Saint Lucia

Consider visiting the Eastern Caribbean island of Saint Lucia. That is the easy decision. The hard part is determining how many places you can experience, especially if you only have one day. This travel guide suggests two itineraries: a northern or southern driving tour along the west coast. Afterwards, spend time in the capital city of Castries.

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1 Saint Lucia is the Second Largest Windward Island

Saint Lucia is in the Eastern Caribbean located south of Martinique and north of Saint Vincent. Measuring 27 by 14 miles, it is the second largest of the Windward Islands. It became an independent state in 1979 but still reflects the influence of the French and British. They exchange control of the island fourteen times, earning it the nickname, “Helen of the West Indies.” Most Saint Lucians speak Creole and their currency is the Eastern Caribbean dollar. But you will find the English language and the U.S. dollar are always welcome. And so are you!

Castries Harbor, St. Lucia

2 Approaching Capital City of Castries, Saint Lucia

You are approaching Castries, the capital city of Saint Lucia. Over one million people a year visit this West Indies island. They contribute 65% to this sovereign country’s GDP. Tourists primarily come from December through May (the dry season) in order to savor the tropical climate (averages 70°F to 90°F), volcanic mountain scenery, lush rainforest (19,000 acres) and 100 miles of coastline along the Caribbean Sea and the Atlantic Ocean.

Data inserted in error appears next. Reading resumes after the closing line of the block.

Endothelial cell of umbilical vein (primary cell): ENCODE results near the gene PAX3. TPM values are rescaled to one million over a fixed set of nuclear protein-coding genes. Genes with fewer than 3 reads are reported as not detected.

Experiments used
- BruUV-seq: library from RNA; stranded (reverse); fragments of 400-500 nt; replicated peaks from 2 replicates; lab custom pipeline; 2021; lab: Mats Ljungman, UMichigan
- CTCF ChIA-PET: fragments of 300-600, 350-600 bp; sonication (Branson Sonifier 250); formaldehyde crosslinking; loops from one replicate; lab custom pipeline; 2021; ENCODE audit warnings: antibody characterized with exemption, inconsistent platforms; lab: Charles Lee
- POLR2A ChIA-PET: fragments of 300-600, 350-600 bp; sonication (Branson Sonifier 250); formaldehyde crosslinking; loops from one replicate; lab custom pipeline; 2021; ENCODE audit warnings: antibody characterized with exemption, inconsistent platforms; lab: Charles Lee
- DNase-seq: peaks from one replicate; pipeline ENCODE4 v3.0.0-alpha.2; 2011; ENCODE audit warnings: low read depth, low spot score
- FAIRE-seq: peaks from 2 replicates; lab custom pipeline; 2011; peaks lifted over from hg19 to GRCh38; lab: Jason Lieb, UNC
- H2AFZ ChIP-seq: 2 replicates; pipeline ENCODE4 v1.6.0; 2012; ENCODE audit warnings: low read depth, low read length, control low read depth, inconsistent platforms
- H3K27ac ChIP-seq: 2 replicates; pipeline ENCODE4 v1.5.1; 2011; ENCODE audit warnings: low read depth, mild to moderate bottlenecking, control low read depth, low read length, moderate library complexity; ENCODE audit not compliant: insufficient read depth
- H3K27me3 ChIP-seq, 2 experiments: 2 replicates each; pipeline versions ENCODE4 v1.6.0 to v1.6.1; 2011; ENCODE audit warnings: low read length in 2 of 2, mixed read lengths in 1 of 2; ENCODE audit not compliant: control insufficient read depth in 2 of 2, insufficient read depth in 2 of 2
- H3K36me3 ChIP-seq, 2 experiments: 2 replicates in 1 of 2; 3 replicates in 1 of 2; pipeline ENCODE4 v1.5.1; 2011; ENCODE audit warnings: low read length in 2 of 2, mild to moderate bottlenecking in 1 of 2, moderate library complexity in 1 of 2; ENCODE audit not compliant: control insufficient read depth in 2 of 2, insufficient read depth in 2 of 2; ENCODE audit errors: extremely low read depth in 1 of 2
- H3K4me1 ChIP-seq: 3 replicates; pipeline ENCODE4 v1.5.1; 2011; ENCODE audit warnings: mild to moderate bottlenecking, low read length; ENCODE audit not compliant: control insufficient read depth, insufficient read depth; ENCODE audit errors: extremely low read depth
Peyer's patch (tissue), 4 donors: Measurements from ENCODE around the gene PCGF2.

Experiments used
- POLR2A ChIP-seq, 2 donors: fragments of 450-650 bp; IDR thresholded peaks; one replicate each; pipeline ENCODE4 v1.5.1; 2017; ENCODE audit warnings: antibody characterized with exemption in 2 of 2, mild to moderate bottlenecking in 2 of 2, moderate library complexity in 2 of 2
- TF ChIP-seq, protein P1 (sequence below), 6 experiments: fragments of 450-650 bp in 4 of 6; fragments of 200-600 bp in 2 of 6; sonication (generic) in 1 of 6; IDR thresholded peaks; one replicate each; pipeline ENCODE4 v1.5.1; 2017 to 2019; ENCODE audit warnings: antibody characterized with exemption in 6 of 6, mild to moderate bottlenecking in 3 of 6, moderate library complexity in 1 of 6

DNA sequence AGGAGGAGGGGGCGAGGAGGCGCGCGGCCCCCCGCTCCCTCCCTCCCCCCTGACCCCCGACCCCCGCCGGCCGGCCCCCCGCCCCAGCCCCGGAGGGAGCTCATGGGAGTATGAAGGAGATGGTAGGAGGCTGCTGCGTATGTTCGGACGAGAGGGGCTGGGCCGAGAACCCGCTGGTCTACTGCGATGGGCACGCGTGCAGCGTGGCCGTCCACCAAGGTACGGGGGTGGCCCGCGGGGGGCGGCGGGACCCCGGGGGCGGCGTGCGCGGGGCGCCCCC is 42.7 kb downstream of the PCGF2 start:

Castries Harbor, Castries, St. Lucia

3 Pointe Seraphine Cruise Terminal in Castries, Saint Lucia

Saint Lucia accommodates cruise ships at two terminals. The primary one is the Pointe Seraphine Cruise Port Terminal shown here along the northern shore of Castries Harbor. It is very near the airport and about a 20 minute walk to the city center. The alternative is La Place Carenage Cruise Port Terminal situated within steps of downtown. At either facility, taxi drivers and tour guides will greet you as you disembark. This travel guide provides two ways to explore the island. The first is the beach circuit along the northwest coast (photos 4 thru 20). An alternative is a drive along the southwest coast down to Soufrière (photos 21 thru 46). Either option should allow enough time for a self-guided tour of downtown Castries (photos 47 thru 53) before returning to your ship. Have a wonderful day visiting Saint Lucia.

Pointe Seraphine Cruise Terminal, Point Seraphine, Castries, St. Lucia

4 Beach Circuit North of Castries, Saint Lucia

Beaches are the primary tourist attraction on Saint Lucia. There are three sections. The east coast faces the rough Atlantic surf. The windward side is great for sunning but not for swimming. Most beaches along the southwest tend to be isolated except by boat with black sand from neighboring dormant volcanoes. The prime stretches of golden shore are in the northwest along the calm waters of the Caribbean Sea. So, grab a pen and paper. You are going on a tour of Saint Lucia’s best beaches starting at Castries and heading to the island’s northern tip. Your first stop is Vigie Beach.

Peninsular Rd, Castries, St. Lucia

5 Shoreline of Vigie Beach near Castries, Saint Lucia